Slowly, however, the pain of parting is buried beneath the rhythms of her new life — until she begins to realize that she has found a sort of happiness. As she falls in love, news comes from home that forces her back to Enniscorthy, not to the constrictions of her old life, but to new possibilities which conflict deeply with the life she has left behind in Brooklyn.
In the quiet character of Eilis Lacey, Colm Tóibín has created one of fiction’s most memorable heroines and in Brooklyn, a luminous novel of devastating power. Tóibín demonstrates once again his astonishing range and that he is a true master of nuanced prose, emotional depth, and narrative virtuosity.
MY THOUGHTS (w/spoilers):
I may be in the minority by saying that I thought this book was just okay. I felt empathy for Eilis's struggle of having to travel alone to a new country with no friends or family to await her arrival. Specially since the trip took longer by boat and she was very seasick. She had to learn how to survive living in a new place and try to make new friends. While reading the book you can tell she was young and naive and she did show some spirit at times but overall she just went with the flow.
I think that's what bothered me about it and it probably says more about me than the character. Eilis didn't make her own decisions throughout the book (e.g., her sister got her the trip to America, Father Flood found her a place to live, a job and in school for bookkeeping). Her life seemed to be run by everyone else. She didn't seem to have any opinion of what she wanted or she didn't say it to anybody. She was very passive aggressive with her roommates and her landlord. She clearly didn't like them because they would say things she didn't like but she didn't say anything to stop them. The reason she married Tony wasn't because she loved him but because she couldn't say no. Tony clearly loved her and wanted to start a family but she couldn't tell him that she wants to work instead of a family.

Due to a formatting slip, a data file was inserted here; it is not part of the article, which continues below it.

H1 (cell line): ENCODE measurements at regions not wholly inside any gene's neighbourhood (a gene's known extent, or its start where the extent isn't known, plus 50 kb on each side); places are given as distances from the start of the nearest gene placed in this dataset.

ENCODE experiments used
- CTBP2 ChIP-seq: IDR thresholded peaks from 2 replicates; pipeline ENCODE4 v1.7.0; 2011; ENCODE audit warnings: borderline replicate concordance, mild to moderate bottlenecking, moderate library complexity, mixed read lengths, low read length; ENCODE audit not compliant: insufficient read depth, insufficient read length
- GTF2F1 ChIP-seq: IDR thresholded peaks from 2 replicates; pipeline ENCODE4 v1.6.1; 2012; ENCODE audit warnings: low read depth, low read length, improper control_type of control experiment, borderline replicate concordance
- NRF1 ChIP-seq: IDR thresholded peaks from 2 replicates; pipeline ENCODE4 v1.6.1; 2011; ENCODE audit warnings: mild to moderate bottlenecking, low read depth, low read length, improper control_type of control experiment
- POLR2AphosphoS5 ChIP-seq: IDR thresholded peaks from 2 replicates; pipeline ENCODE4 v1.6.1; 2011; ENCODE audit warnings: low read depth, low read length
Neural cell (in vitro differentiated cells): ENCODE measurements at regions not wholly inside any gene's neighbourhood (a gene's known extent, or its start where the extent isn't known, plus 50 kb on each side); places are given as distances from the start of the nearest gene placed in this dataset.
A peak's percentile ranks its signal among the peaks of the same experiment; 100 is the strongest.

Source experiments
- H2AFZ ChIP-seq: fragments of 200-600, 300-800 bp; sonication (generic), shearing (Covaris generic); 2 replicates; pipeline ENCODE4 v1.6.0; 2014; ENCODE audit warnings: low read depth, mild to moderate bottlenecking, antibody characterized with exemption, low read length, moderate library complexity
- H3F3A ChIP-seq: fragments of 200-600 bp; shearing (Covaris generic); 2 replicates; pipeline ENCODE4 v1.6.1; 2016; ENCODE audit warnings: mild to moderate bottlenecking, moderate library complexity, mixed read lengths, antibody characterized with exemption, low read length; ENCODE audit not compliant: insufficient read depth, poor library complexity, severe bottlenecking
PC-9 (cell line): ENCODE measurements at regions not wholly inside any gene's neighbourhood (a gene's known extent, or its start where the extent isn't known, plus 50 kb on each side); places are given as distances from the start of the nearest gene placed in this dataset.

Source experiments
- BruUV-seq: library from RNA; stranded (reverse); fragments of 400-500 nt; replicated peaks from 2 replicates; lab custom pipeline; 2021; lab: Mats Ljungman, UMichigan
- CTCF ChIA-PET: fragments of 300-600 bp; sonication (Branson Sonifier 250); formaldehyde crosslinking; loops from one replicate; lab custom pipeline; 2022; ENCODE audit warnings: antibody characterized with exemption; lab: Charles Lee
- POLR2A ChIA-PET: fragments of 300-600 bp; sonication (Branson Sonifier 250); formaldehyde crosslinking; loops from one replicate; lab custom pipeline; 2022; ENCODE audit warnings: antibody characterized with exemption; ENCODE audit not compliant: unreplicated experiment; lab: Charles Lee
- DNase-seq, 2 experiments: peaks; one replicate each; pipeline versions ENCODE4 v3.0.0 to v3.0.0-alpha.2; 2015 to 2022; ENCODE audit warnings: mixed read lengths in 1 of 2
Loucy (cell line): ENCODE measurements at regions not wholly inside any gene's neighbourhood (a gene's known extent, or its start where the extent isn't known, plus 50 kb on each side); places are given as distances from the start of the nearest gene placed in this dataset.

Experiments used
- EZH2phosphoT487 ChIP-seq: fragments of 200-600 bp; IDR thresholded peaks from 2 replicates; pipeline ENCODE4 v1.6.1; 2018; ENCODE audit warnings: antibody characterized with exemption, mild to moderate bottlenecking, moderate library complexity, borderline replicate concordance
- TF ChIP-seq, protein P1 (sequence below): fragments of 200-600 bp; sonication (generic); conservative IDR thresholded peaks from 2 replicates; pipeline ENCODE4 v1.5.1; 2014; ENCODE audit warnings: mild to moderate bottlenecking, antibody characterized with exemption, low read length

Eilis did have moments of character but they were rare and far in between. For instance, when she assisted the black customers at the department store she worked. She knew her supervisor was not pleased but she did it anyway. Also she was nice to her roommate Dolores even though everyone else made fun of her for being a scrubber (she cleaned the house for rent). It was in these instances that I found myself cheering for Eilis. I wanted her to do something for herself. Unfortunately, she continued to follow what everyone else told her to do.
I feel like I wanted to like the book because everyone was talking about what a good book it was. The more I tried to force the issue the more annoyed I became with her.
What did you think of the book? Did you like Eilis's character? Did you understand her perspective? Do you think you could move to another country by yourself? Would you have made the same decisions she did?